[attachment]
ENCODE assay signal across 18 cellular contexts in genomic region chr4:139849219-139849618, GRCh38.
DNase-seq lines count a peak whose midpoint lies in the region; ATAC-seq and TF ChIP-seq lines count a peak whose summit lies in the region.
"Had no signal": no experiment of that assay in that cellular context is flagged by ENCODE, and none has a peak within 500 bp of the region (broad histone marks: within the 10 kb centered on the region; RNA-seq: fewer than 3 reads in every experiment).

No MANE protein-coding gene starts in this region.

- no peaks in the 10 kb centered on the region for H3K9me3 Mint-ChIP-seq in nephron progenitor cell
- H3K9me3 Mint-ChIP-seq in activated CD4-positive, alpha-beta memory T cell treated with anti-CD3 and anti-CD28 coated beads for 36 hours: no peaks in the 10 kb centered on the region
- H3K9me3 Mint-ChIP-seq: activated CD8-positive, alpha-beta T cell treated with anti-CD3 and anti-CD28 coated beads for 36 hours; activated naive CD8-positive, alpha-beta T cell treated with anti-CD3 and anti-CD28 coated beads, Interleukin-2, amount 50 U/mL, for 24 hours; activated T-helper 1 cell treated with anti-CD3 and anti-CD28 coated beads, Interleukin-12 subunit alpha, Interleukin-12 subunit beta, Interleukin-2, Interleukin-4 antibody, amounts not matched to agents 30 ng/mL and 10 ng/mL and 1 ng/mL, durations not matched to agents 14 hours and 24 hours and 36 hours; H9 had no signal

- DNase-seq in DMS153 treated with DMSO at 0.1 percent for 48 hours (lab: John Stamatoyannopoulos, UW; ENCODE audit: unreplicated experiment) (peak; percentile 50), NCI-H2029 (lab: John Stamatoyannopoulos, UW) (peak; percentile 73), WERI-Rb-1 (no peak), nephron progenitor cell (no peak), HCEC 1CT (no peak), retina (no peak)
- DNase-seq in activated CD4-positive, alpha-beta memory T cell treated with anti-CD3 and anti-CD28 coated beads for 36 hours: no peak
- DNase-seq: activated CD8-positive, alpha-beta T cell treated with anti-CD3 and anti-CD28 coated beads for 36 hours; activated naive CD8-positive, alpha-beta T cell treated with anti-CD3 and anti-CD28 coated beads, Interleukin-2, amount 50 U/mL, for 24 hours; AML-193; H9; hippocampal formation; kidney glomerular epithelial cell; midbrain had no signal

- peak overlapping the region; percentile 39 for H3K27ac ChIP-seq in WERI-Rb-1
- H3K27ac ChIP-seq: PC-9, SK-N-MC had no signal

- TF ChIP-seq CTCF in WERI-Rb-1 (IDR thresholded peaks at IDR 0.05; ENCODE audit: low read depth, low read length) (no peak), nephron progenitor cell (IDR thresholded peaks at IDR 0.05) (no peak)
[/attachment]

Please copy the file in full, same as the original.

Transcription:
ENCODE assay signal across 18 cellular contexts in genomic region chr4:139849219-139849618, GRCh38.
DNase-seq lines count a peak whose midpoint lies in the region; ATAC-seq and TF ChIP-seq lines count a peak whose summit lies in the region.
"Had no signal": no experiment of that assay in that cellular context is flagged by ENCODE, and none has a peak within 500 bp of the region (broad histone marks: within the 10 kb centered on the region; RNA-seq: fewer than 3 reads in every experiment).

No MANE protein-coding gene starts in this region.

- no peaks in the 10 kb centered on the region for H3K9me3 Mint-ChIP-seq in nephron progenitor cell
- H3K9me3 Mint-ChIP-seq in activated CD4-positive, alpha-beta memory T cell treated with anti-CD3 and anti-CD28 coated beads for 36 hours: no peaks in the 10 kb centered on the region
- H3K9me3 Mint-ChIP-seq: activated CD8-positive, alpha-beta T cell treated with anti-CD3 and anti-CD28 coated beads for 36 hours; activated naive CD8-positive, alpha-beta T cell treated with anti-CD3 and anti-CD28 coated beads, Interleukin-2, amount 50 U/mL, for 24 hours; activated T-helper 1 cell treated with anti-CD3 and anti-CD28 coated beads, Interleukin-12 subunit alpha, Interleukin-12 subunit beta, Interleukin-2, Interleukin-4 antibody, amounts not matched to agents 30 ng/mL and 10 ng/mL and 1 ng/mL, durations not matched to agents 14 hours and 24 hours and 36 hours; H9 had no signal

- DNase-seq in DMS153 treated with DMSO at 0.1 percent for 48 hours (lab: John Stamatoyannopoulos, UW; ENCODE audit: unreplicated experiment) (peak; percentile 50), NCI-H2029 (lab: John Stamatoyannopoulos, UW) (peak; percentile 73), WERI-Rb-1 (no peak), nephron progenitor cell (no peak), HCEC 1CT (no peak), retina (no peak)
- DNase-seq in activated CD4-positive, alpha-beta memory T cell treated with anti-CD3 and anti-CD28 coated beads for 36 hours: no peak
- DNase-seq: activated CD8-positive, alpha-beta T cell treated with anti-CD3 and anti-CD28 coated beads for 36 hours; activated naive CD8-positive, alpha-beta T cell treated with anti-CD3 and anti-CD28 coated beads, Interleukin-2, amount 50 U/mL, for 24 hours; AML-193; H9; hippocampal formation; kidney glomerular epithelial cell; midbrain had no signal

- peak overlapping the region; percentile 39 for H3K27ac ChIP-seq in WERI-Rb-1
- H3K27ac ChIP-seq: PC-9, SK-N-MC had no signal

- TF ChIP-seq CTCF in WERI-Rb-1 (IDR thresholded peaks at IDR 0.05; ENCODE audit: low read depth, low read length) (no peak), nephron progenitor cell (IDR thresholded peaks at IDR 0.05) (no peak)